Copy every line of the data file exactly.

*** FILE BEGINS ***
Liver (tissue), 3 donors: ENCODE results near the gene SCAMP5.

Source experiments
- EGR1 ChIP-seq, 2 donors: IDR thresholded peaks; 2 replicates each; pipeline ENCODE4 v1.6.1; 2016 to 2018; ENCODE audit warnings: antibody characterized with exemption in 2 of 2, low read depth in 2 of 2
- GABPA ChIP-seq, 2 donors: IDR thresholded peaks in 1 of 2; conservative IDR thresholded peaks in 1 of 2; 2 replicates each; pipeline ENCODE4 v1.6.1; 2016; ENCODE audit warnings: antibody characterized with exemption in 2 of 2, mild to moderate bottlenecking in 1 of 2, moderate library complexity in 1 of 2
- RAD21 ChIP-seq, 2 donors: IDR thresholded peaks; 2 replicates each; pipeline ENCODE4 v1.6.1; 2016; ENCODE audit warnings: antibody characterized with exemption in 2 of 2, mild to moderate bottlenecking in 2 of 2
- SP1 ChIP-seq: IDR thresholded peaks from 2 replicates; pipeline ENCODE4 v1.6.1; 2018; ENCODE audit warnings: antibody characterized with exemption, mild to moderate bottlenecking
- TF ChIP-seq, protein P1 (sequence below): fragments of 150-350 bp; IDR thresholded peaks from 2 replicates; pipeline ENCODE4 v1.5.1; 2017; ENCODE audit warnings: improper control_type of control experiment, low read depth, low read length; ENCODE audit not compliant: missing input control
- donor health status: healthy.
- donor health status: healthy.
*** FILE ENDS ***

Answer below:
Liver (tissue), 3 donors: ENCODE results near the gene SCAMP5.

Source experiments
- EGR1 ChIP-seq, 2 donors: IDR thresholded peaks; 2 replicates each; pipeline ENCODE4 v1.6.1; 2016 to 2018; ENCODE audit warnings: antibody characterized with exemption in 2 of 2, low read depth in 2 of 2
- GABPA ChIP-seq, 2 donors: IDR thresholded peaks in 1 of 2; conservative IDR thresholded peaks in 1 of 2; 2 replicates each; pipeline ENCODE4 v1.6.1; 2016; ENCODE audit warnings: antibody characterized with exemption in 2 of 2, mild to moderate bottlenecking in 1 of 2, moderate library complexity in 1 of 2
- RAD21 ChIP-seq, 2 donors: IDR thresholded peaks; 2 replicates each; pipeline ENCODE4 v1.6.1; 2016; ENCODE audit warnings: antibody characterized with exemption in 2 of 2, mild to moderate bottlenecking in 2 of 2
- SP1 ChIP-seq: IDR thresholded peaks from 2 replicates; pipeline ENCODE4 v1.6.1; 2018; ENCODE audit warnings: antibody characterized with exemption, mild to moderate bottlenecking
- TF ChIP-seq, protein P1 (sequence below): fragments of 150-350 bp; IDR thresholded peaks from 2 replicates; pipeline ENCODE4 v1.5.1; 2017; ENCODE audit warnings: improper control_type of control experiment, low read depth, low read length; ENCODE audit not compliant: missing input control
- donor health status: healthy.
- donor health status: healthy.